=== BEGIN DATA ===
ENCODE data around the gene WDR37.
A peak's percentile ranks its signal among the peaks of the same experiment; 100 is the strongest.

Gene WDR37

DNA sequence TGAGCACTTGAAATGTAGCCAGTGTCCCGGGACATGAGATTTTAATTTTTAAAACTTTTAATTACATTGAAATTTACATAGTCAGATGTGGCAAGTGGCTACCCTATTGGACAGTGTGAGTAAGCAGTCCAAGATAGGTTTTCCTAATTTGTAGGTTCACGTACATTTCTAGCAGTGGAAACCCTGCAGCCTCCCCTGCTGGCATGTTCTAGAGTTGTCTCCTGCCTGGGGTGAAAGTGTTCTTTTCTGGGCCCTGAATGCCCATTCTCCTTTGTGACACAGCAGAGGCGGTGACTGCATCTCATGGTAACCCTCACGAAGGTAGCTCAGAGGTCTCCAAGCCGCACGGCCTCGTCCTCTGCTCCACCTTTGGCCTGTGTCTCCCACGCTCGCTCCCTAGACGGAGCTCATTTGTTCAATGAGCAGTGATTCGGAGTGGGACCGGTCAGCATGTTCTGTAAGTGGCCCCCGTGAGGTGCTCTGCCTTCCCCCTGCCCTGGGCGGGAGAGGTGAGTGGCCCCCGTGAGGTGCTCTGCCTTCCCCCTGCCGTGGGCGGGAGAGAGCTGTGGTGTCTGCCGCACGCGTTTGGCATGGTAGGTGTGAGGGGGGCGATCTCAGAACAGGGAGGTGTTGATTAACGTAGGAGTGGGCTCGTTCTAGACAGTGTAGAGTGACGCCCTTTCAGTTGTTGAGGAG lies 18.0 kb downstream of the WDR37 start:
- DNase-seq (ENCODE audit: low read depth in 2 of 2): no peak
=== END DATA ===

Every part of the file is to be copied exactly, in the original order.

ENCODE data around the gene WDR37.
A peak's percentile ranks its signal among the peaks of the same experiment; 100 is the strongest.

Gene WDR37

DNA sequence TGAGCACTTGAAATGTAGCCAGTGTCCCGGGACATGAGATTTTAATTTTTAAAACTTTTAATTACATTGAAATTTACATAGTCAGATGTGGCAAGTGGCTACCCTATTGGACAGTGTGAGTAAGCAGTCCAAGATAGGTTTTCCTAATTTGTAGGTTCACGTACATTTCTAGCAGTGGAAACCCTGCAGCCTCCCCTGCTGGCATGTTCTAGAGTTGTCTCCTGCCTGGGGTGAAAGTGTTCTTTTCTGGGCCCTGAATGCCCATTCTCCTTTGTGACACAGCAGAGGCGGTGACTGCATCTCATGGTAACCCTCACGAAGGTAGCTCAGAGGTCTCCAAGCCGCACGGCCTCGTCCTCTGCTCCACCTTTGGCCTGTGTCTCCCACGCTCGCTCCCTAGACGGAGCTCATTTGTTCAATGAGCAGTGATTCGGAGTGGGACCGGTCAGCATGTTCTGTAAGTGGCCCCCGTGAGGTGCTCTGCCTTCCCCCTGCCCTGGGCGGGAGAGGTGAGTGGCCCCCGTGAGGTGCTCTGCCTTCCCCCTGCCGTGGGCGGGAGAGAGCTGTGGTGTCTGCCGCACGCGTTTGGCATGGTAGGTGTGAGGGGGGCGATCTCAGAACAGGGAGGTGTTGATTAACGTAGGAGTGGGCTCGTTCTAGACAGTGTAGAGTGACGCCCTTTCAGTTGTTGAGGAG lies 18.0 kb downstream of the WDR37 start:
- DNase-seq (ENCODE audit: low read depth in 2 of 2): no peak